Recession spurs saving trend
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TESS VIGELAND: We’ll get to the unemployment story in a moment but first, here’s my question this week: Can a leopard change its spots? And by leopard I mean you, the American consumer.
The Commerce Department says we’re socking away more money in savings than we have in more than 14 years. Really? And how long do we think that’s going to last?
Joel Rose tells us the answer could have big implications down the road.
Joel Rose: Jeff Gallus used to spend money as fast it came in. But last year, he had a bit of a windfall when he sold his old house and bought a new one. And he decided to start a savings account.
Jeff Gallus: You know, It’s difficult to say, “No, I need to save that money for a rainy day.” And I’m very, very thankful today that I did save that money.”
This week, Gallus was laid off from his job as an audio/visual consultant in Monticello, Minn., near the Twin Cities. He’s got enough money in the bank to last him at least six months. And when he does find another job, Gallus says he’s definitely going to continue saving.
Gallus: Yesterday I may have said, “You know, when the economy’s good, I don’t need to save.” But yesterday I was laid off. And so today I have a whole new viewpoint on savings. I can’t just live paycheck to paycheck like I once did.
Jeff Gallus may be a bit of an extreme case. But Americans in general have been saving more this year. In April, the personal savings rate topped 5 percent of income. That may not sound like much until you consider that a year ago, the savings rate was zero.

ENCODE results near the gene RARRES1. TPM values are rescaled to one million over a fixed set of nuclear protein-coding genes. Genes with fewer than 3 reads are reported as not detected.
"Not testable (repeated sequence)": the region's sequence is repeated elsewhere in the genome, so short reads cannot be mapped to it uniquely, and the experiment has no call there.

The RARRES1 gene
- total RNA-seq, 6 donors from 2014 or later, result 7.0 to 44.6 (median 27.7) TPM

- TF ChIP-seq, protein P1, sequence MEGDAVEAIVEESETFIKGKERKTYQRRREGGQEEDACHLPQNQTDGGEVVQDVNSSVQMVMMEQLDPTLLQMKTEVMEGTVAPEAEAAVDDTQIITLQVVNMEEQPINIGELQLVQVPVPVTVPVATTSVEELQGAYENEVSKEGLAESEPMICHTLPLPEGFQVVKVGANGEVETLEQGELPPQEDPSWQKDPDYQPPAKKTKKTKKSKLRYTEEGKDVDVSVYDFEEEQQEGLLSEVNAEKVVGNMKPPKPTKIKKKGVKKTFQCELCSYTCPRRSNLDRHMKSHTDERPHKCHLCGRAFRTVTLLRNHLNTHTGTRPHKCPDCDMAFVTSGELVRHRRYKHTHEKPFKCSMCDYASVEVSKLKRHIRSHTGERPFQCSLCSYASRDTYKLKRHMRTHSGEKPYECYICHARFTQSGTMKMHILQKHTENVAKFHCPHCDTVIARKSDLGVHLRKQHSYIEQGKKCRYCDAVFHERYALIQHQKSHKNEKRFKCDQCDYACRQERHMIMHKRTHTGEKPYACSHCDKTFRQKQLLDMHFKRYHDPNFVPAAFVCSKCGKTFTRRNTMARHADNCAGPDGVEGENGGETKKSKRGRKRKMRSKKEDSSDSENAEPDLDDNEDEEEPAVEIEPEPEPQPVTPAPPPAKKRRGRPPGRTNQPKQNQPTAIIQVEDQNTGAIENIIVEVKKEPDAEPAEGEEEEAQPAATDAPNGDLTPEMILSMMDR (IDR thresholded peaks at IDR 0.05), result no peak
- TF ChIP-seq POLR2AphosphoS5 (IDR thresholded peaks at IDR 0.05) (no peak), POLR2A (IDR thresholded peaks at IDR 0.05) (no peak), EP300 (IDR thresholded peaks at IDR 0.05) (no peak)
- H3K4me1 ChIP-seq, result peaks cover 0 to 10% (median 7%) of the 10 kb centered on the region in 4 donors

Christopher Carroll: Usually the saving rate goes up in a recession. But I think this time, it’s more likely to persist than in the typical experience.
Christopher Carroll teaches economics at Johns Hopkins University. Thanks to cheap and abundant credit, Carroll says Americans didn’t have as much reason to save during the last few decades. Now that credit has gotten harder to come by,
Carroll: They may return to the old-fashioned notion of having a supply of ready assets available in case of emergency.
Carroll points out that for much of the 20th century, we used to save a lot. In the 1950s and 60s, Americans saved between 5 and 10 percent of their incomes. There are signs we may be heading in that direction again.
Maryann Lepore: It’s kind of scary, because you realize, when you look back at the Depression era, and this could happen again.
Maryann Lepore is a customer at 3rd Federal Bank in Philadelphia. So far this year, the bank has seen a 12 percent jump in deposits. The bank’s president Kent Lufgin hopes this new thriftiness will persist beyond the recession.
Ken Lufgin: Once people get over this very nervous time, they’ll get back into a spending mode. I just do hope and I do believe that savings will become a little bit more of the plan for them than it has been over the last couple of few decades.
Fifty years ago, incomes were rising so fast that Americans could spend a lot and still have plenty left over to save. Now that incomes are mostly stagnant, more saving necessarily means less consumer spending. Stephen Wieting is an economist with Citigroup Markets.
Stephen Wieting: What I would think is that post-downturn, there won’t suddenly be a snap-back to former spending levels. We will grow again, as we always do. But we’re not going to attain sort of a high level of activity quickly.
Wieting says it’s a good idea for Americans to save more, but too much saving could slow down the recovery.
In Philadelphia, I’m Joel Rose for Marketplace.
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